An Australian man, sentenced in Thailand to three years in jail for insulting the Thai monarchy, has received a royal pardon and been sent back to Australia. The man's release followed active lobbying by the Australian government.
The 41-year-old Australian man, Harry Nicolaides, had been sentenced to three years of jail in January for insulting the Thai monarchy in a 2005 novel.
But a royal pardon, granted by King Bhumipol Adulyadej late Thursday, led to Nicolaides departing Thailand Friday to reunite with his family in Melbourne.
Nicolaides was arrested in late August and held in prison until his sentencing last month. In January, TV images showed a clearly distraught Nicolaides as he was brought to court in prison garb and shackled.
Nicolaides had described his time in prison as "torture" and "a bad dream." In the novel, which sold fewer than a dozen copies, he made references deemed to have defamed the Thai crown prince.
Under Thailand's laws individuals can face up to 15 years prison for insulting the monarchy. The law had been strengthened in 1976 during a period of military rule in Thailand. The 81-year-old Thai monarch, King Bhumipol Adulyadej, is deeply revered in Thailand.
The Australian government, politicians and the general public had been actively calling for Nicolaides' release.
Nicolaides, upon returning to Melbourne on Saturday, told reporters he was still "bewildered" and "dazed" from the experience and had a deeply emotional journey back to Australia. He said he had been skeptical over earlier reports a pardon had been recommended by prison authorities.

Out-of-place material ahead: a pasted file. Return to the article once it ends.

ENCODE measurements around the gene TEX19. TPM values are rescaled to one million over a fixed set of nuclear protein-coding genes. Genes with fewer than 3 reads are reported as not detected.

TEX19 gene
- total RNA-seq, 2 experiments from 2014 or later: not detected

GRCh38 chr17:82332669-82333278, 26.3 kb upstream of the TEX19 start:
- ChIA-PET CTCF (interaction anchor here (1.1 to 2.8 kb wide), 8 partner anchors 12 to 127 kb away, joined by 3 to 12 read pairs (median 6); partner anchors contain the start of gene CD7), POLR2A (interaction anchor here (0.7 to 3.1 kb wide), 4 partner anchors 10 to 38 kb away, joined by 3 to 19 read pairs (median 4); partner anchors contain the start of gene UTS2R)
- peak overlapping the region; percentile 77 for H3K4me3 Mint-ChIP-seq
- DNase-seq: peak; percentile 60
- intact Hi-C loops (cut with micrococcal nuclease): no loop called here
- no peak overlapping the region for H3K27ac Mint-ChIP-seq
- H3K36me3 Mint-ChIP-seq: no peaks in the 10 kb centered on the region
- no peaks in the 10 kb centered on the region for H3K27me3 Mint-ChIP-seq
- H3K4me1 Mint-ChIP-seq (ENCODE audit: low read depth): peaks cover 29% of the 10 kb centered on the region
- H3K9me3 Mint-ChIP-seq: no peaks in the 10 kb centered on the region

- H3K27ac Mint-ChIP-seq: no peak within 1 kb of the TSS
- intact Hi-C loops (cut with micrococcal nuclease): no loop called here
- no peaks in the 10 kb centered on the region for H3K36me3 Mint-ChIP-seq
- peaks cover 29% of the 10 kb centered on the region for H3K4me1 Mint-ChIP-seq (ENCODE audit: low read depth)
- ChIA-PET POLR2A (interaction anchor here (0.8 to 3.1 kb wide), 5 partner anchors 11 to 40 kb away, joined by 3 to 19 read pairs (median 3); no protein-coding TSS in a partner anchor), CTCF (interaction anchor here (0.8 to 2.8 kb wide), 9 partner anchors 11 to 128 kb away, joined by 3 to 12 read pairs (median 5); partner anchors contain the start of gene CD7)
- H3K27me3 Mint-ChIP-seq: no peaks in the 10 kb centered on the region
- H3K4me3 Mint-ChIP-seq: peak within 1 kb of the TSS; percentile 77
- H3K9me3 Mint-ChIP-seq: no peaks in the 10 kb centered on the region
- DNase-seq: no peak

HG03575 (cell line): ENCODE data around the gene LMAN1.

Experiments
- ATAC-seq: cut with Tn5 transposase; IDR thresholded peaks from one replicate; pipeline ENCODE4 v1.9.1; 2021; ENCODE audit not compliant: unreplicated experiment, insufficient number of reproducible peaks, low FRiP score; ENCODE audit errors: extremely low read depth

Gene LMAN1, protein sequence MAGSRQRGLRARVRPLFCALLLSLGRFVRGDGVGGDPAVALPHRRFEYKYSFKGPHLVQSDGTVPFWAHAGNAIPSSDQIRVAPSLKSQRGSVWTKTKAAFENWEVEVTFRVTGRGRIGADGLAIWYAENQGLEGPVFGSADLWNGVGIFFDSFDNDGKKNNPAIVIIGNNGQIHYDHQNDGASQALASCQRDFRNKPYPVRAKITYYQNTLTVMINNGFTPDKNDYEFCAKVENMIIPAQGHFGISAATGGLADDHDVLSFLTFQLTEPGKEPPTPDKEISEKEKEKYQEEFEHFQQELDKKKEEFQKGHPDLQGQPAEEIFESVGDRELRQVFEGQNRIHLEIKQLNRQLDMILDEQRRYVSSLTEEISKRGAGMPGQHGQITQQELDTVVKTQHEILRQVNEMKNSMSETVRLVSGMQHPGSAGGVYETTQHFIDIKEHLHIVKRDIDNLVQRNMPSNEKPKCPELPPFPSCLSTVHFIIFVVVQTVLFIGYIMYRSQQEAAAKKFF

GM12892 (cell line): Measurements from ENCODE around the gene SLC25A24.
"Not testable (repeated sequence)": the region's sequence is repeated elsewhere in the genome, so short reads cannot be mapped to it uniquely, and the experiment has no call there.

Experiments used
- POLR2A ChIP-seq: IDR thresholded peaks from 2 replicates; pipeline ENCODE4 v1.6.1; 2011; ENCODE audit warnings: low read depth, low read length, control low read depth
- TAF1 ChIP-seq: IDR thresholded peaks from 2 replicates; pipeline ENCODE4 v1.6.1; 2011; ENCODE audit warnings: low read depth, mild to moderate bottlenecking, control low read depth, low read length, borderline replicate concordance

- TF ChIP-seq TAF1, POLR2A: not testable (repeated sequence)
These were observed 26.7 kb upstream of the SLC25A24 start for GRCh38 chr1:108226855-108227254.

But human rights lawyer Somchai Homal-or says foreigners, who are charged under laws protecting the monarchy, generally are pardoned.
"The lese majeste law in Thailand, the penalty is high," said Somchai. "We have this law based on our tradition or customary law that every Thai person should respect our king. So this cannot be expected that the foreigner should respect or regard the monarchy the same as the Thai."
The Nicolaides case comes during a volatile period in Thai politics. The country still faces deep divisions between supporters of former Prime Minister Thaksin Shinawatra and the urban middle class who have accused Thaksin's supporters of seeking to undermine the monarchy.
Several lese majeste cases are pending. Recently a left wing academic charged with lese majeste violations fled to Britain fearing he would not receive a fair trial. Thai authorities have recently banned local distribution of the British newspaper, The Economist, over articles that discussed the lese majeste laws. The Thai government has also moved to shut down thousands of internet web sites deemed critical of the Thai monarchy.
King Bhumipol, who has reigned for over six decades, in a national day address, raised questions over the law saying he feared it would damage the monarchy's reputation.